A Guiding Hand After You are Gone
Pass your wealth and values on to loved ones with an incentive trust

Jane*, a widowed mother of two teenagers, has amassed a sizable estate thanks to running a successful business and making smart investment choices, as well as receiving life insurance proceeds. Since her husband's death, Jane has raised her children alone and has tried to instill in them the same values and standards as her parents instilled in her.

However, she has seen far too often how inheriting a large amount of money can have a detrimental effect on a young adult's life, and she's worried about what might happen if her children should inherit her wealth before they've gained experience and maturity. Jane discusses her concerns with her estate planning advisor, and he recommends using an incentive trust.

Jane's criteria
Through an incentive trust Jane can establish specific criteria for her children to meet before becoming eligible to receive the trust's assets. This is a more attractive option to Jane than simply setting a mandatory age for them to begin receiving her estate's assets.

Jane wishes to stress three areas in her incentive trust:

  1. Educational goals. The trust's distributions can be contingent on, or limited based on, the children graduating from high school and college and maintaining a certain grade point average.
  2. Money management. The trust can be set up to spread distributions over a set amount of time to enable the children to mature and gain knowledge on how to manage their finances.
  3. Philanthropic activities. A long-time believer in charitable giving, Jane can build matching donations into the trust to encourage the children to participate in philanthropic activities, such as setting up a foundation or volunteering for community service.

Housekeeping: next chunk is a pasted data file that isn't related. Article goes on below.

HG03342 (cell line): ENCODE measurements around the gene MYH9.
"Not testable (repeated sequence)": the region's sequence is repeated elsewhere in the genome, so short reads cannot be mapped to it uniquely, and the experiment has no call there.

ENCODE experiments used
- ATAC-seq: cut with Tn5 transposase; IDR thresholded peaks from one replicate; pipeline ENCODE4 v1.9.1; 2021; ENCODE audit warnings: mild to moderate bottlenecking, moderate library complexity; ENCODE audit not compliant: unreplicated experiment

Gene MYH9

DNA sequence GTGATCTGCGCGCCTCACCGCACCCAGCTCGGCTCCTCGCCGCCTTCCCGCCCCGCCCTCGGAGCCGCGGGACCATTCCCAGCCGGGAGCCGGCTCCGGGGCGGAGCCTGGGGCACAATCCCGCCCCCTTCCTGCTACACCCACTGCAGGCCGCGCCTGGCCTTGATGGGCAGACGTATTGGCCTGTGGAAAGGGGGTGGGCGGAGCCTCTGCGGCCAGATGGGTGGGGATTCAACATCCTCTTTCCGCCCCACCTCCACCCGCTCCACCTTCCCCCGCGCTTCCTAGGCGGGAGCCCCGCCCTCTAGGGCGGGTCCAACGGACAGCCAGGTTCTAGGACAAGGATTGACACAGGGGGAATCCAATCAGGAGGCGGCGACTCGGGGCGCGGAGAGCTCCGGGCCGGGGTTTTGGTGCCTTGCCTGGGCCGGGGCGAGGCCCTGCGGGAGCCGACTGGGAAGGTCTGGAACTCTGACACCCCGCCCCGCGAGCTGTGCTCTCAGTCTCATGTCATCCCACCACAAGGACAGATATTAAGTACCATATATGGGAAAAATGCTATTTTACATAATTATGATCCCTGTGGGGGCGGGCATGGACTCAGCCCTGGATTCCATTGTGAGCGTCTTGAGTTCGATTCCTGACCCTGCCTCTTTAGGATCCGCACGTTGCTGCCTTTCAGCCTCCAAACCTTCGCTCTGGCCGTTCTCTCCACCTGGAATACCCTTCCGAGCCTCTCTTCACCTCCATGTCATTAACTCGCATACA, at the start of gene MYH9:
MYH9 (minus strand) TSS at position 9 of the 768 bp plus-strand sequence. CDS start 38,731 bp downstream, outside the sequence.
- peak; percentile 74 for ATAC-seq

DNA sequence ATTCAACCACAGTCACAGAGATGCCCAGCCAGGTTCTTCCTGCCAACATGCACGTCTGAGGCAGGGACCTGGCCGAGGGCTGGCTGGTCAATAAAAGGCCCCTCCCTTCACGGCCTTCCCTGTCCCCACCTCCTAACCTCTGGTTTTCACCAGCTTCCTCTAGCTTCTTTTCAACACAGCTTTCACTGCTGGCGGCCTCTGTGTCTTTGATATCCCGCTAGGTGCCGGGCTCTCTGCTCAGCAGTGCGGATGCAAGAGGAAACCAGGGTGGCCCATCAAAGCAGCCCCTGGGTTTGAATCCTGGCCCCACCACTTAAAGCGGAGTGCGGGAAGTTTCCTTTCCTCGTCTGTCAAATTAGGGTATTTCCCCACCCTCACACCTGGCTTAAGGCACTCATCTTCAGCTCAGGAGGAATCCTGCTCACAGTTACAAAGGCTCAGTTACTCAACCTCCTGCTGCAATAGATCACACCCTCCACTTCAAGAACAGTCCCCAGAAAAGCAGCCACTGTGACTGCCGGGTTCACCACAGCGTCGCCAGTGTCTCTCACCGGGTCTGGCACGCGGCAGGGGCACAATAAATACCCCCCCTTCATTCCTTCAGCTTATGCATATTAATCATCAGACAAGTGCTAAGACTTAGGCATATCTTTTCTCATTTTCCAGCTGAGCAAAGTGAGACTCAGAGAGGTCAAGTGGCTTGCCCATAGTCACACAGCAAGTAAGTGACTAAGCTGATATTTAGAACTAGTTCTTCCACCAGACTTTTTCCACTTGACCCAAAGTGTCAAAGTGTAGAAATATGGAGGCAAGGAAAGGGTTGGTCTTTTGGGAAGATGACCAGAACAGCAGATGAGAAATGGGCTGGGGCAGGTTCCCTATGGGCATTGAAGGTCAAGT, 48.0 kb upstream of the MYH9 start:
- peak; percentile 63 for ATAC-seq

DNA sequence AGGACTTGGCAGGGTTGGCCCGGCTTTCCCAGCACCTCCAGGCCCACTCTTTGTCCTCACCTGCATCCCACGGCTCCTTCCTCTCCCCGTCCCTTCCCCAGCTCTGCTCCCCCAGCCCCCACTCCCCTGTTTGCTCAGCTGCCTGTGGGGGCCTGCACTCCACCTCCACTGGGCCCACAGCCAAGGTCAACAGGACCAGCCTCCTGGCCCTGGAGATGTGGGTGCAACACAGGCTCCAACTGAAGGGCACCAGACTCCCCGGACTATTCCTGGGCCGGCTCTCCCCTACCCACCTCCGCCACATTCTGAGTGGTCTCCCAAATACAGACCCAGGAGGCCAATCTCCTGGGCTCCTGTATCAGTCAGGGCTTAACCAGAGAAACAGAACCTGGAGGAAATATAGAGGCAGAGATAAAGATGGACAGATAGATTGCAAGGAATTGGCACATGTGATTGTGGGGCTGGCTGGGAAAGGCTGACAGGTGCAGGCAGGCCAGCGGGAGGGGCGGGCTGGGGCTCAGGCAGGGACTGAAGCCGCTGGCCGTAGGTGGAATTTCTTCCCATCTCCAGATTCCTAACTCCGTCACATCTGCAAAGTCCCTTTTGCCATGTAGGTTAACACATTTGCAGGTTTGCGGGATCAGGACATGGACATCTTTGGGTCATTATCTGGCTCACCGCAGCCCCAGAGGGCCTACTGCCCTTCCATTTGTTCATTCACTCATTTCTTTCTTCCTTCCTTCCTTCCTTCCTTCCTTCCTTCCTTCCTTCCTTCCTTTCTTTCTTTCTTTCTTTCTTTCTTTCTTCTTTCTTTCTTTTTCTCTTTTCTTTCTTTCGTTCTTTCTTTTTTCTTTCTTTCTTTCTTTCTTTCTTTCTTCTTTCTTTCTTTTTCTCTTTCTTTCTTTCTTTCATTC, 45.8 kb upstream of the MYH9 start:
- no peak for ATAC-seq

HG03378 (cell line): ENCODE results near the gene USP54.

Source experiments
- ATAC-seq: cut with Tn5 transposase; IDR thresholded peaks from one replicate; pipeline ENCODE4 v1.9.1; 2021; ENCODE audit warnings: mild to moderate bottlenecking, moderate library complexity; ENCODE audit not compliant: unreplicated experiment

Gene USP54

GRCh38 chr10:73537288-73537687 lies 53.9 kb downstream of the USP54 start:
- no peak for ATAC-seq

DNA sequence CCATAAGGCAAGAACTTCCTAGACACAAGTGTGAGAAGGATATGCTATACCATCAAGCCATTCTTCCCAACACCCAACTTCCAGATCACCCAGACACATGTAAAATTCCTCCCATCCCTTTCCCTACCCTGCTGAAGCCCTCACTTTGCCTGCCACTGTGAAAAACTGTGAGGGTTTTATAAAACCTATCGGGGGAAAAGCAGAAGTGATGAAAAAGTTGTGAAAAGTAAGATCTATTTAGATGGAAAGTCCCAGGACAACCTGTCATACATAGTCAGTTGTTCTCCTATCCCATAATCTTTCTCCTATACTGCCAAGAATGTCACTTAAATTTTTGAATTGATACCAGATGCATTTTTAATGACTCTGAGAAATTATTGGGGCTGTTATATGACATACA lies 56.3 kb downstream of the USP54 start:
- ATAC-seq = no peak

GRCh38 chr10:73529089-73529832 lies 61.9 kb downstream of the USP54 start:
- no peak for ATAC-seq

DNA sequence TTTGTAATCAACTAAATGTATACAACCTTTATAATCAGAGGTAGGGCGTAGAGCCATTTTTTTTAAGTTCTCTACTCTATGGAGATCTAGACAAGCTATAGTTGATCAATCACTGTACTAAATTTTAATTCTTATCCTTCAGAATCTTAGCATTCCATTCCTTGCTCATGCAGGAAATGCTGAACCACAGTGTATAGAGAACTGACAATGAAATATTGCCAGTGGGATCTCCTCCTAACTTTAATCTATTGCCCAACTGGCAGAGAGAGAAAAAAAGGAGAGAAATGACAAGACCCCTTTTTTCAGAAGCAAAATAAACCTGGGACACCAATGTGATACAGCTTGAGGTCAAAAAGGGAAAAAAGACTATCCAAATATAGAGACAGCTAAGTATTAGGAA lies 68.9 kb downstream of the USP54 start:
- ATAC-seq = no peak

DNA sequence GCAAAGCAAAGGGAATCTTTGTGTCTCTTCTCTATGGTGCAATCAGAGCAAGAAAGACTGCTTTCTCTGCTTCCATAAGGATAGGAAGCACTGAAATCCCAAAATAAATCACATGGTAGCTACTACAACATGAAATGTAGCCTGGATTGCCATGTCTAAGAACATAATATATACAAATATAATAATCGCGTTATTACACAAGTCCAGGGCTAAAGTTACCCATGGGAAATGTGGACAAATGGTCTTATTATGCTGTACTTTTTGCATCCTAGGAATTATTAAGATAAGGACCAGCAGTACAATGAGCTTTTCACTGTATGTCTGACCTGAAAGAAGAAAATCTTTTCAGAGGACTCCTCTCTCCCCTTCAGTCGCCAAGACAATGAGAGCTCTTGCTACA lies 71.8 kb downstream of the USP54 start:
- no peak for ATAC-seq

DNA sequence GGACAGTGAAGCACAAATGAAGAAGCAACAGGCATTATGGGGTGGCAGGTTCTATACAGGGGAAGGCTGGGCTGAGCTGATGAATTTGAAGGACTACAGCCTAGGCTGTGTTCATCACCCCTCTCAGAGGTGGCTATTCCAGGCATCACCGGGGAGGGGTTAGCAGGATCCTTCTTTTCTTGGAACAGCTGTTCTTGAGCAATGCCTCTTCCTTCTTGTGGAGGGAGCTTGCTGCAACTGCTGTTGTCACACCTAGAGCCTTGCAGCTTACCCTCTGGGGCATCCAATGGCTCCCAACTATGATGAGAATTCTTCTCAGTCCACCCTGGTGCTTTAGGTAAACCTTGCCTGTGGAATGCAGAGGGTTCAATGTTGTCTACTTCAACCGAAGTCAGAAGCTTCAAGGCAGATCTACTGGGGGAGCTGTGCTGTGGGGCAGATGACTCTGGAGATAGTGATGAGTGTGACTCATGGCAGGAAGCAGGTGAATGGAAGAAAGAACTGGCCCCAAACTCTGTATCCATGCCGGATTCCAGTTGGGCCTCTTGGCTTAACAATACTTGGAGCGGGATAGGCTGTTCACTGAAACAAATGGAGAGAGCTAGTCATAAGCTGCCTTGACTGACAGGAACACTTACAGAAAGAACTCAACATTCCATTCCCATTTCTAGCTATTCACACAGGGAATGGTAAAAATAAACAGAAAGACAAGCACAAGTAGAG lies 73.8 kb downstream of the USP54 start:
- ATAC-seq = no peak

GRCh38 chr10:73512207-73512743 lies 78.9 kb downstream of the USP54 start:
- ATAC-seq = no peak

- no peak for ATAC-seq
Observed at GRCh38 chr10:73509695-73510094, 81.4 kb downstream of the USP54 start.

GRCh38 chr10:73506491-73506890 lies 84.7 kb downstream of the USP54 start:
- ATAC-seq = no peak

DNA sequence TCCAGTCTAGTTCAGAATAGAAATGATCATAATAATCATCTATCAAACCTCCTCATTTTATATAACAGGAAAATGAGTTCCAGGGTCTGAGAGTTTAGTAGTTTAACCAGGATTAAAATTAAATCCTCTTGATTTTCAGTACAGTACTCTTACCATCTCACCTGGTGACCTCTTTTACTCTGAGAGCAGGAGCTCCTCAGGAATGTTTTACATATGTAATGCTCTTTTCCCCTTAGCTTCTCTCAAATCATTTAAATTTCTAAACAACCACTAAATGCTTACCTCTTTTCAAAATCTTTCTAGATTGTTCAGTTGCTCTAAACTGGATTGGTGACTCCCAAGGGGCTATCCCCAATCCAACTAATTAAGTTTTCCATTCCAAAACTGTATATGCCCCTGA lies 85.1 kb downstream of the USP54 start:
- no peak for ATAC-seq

Two additional areas an incentive trust can address are beneficiaries' personal lifestyle choices and professional accomplishments. For instance, to address the former, you can structure the trust to prohibit or limit payouts if a beneficiary abuses drugs or alcohol. And to address the latter, you can increase a beneficiary's payout if he or she, for example, joins the family business.

The trust's administrator
After learning the benefits of an incentive trust, Jane's first question is: Who will administer the trust to ensure Jane's wished are carried out? Her estate planning advisor explains that Jane must choose a trustee — an individual, such as a trusted family member, friend or professional advisor, or an institution, such as a bank or trust company. She can also choose to name both an individual and an institution.

If Jane chooses an individual trustee, that person will be more familiar with her family and may have better insight into her standards and values. A professional trustee, on the other hand, has impartiality on his or her side because a professional trustee doesn't have a personal relationship with the beneficiaries. An individual trustee can hire a professional advisor if he or she feels the need to do so.

The happy ending
Jane is happy that her children will be financially secure after she's gone. With an incentive trust, she has the peace of mind that her standards and values will continue to live on in her children. If you'd like to learn more about incentive trusts, contact your tax and legal advisors.

Consult an Advisor
Your Fifth Third Private Bank advisor can help you make sure wealth and your values are passed on.

Fifth Third does not provide legal advice. Consult with your attorney for advice pertinent to yout personal situation.

* The circumstances reflected in this illustration are representative of actual clients of Fifth Third Private Bank. To ensure the privacy of our clients, the names and some of the facts have been changed.